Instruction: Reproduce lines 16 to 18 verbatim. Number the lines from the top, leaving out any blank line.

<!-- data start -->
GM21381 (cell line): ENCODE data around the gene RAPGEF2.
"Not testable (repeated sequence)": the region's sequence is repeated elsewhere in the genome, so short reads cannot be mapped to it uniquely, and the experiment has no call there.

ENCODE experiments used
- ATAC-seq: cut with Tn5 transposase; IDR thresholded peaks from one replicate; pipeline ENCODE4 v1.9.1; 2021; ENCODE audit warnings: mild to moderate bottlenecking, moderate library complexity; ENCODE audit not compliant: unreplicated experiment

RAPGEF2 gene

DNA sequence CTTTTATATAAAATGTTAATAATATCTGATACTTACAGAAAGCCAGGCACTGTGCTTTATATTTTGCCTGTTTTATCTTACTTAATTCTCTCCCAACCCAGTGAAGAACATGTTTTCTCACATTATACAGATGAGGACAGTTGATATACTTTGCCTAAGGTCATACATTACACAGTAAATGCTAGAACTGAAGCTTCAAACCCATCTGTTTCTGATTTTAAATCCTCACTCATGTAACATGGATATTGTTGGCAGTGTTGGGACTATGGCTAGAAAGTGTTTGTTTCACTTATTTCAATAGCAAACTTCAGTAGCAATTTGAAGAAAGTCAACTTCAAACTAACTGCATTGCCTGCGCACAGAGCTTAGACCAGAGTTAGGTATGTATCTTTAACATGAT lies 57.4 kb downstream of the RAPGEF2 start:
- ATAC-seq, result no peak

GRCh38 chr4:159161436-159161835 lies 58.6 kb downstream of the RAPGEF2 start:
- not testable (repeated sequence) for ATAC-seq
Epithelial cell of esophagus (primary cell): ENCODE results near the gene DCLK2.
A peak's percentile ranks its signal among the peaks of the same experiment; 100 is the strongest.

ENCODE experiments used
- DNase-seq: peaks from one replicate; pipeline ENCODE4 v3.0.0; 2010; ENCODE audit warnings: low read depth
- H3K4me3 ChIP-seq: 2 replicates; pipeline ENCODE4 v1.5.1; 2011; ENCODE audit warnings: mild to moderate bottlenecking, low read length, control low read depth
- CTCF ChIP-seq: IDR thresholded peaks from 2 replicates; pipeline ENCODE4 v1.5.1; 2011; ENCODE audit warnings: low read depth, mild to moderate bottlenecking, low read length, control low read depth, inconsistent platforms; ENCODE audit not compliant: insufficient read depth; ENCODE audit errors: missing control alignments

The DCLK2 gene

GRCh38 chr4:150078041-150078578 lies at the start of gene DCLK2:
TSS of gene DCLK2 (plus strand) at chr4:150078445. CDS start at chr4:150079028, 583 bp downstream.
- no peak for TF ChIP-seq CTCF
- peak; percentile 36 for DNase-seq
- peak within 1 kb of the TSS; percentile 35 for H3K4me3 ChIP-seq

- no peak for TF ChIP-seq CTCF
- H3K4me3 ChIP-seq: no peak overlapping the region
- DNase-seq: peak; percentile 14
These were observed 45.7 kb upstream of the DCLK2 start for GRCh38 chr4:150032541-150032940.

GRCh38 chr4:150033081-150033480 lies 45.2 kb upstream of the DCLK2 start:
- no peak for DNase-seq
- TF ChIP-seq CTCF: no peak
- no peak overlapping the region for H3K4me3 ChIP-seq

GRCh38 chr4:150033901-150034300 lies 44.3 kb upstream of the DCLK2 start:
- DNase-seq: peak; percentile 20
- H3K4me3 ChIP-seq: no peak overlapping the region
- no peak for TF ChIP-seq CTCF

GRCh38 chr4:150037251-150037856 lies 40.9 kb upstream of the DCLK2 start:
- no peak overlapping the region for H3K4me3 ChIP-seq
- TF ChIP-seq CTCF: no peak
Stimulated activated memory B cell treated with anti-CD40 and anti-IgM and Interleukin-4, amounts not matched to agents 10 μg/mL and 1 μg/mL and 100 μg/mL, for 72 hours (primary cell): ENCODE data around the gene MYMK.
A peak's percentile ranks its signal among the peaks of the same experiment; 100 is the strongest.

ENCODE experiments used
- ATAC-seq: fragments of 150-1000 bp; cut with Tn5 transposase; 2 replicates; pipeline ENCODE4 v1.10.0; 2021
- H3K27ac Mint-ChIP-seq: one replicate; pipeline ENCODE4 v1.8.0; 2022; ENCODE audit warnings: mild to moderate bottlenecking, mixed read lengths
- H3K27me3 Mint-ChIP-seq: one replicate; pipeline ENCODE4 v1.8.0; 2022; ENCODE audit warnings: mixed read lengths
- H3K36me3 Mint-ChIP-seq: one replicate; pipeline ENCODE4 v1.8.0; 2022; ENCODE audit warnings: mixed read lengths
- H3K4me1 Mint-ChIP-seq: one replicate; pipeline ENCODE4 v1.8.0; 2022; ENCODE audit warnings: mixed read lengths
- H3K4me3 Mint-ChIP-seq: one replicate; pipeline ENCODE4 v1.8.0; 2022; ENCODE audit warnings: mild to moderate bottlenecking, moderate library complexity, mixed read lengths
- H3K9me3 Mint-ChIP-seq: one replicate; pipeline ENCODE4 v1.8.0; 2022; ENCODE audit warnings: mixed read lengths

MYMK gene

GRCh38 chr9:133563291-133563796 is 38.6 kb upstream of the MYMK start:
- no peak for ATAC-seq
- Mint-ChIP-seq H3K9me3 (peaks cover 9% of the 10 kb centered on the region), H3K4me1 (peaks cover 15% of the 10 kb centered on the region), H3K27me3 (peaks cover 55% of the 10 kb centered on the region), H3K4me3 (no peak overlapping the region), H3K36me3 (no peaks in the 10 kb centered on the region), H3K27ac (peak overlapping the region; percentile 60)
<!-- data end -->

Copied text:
The DCLK2 gene

GRCh38 chr4:150078041-150078578 lies at the start of gene DCLK2:
TSS of gene DCLK2 (plus strand) at chr4:150078445. CDS start at chr4:150079028, 583 bp downstream.